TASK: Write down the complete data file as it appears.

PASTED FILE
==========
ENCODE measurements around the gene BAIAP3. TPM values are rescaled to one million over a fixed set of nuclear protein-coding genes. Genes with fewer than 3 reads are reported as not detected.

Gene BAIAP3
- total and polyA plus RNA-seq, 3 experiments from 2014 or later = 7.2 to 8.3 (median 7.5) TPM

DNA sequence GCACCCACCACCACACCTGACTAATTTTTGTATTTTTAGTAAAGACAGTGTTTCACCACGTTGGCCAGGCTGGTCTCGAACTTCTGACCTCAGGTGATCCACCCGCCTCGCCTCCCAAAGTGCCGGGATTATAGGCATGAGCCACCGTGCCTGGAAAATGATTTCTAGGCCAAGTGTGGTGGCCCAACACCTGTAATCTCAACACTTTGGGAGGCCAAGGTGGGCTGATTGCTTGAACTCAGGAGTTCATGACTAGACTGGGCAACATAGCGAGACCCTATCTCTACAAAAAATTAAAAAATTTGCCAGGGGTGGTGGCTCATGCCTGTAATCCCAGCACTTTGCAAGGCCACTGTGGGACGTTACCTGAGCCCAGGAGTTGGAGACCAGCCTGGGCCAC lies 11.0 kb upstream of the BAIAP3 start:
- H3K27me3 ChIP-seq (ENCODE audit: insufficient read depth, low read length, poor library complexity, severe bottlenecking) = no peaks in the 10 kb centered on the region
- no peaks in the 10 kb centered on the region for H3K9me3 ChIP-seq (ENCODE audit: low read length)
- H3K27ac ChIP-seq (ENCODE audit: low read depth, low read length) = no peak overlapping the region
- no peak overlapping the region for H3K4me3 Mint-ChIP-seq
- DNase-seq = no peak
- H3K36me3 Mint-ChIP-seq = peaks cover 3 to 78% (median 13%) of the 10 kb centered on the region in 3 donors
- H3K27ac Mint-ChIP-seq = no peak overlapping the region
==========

ENCODE measurements around the gene BAIAP3. TPM values are rescaled to one million over a fixed set of nuclear protein-coding genes. Genes with fewer than 3 reads are reported as not detected.

Gene BAIAP3
- total and polyA plus RNA-seq, 3 experiments from 2014 or later = 7.2 to 8.3 (median 7.5) TPM

DNA sequence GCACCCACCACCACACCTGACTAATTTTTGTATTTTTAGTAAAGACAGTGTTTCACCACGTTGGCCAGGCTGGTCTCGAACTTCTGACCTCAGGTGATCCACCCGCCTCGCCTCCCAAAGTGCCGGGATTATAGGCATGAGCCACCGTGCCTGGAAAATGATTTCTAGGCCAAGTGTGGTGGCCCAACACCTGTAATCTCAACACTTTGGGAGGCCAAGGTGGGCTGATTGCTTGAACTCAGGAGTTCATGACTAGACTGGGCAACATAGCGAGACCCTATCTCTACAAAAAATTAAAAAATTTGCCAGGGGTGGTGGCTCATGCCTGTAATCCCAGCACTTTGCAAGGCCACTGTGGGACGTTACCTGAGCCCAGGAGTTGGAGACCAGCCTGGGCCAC lies 11.0 kb upstream of the BAIAP3 start:
- H3K27me3 ChIP-seq (ENCODE audit: insufficient read depth, low read length, poor library complexity, severe bottlenecking) = no peaks in the 10 kb centered on the region
- no peaks in the 10 kb centered on the region for H3K9me3 ChIP-seq (ENCODE audit: low read length)
- H3K27ac ChIP-seq (ENCODE audit: low read depth, low read length) = no peak overlapping the region
- no peak overlapping the region for H3K4me3 Mint-ChIP-seq
- DNase-seq = no peak
- H3K36me3 Mint-ChIP-seq = peaks cover 3 to 78% (median 13%) of the 10 kb centered on the region in 3 donors
- H3K27ac Mint-ChIP-seq = no peak overlapping the region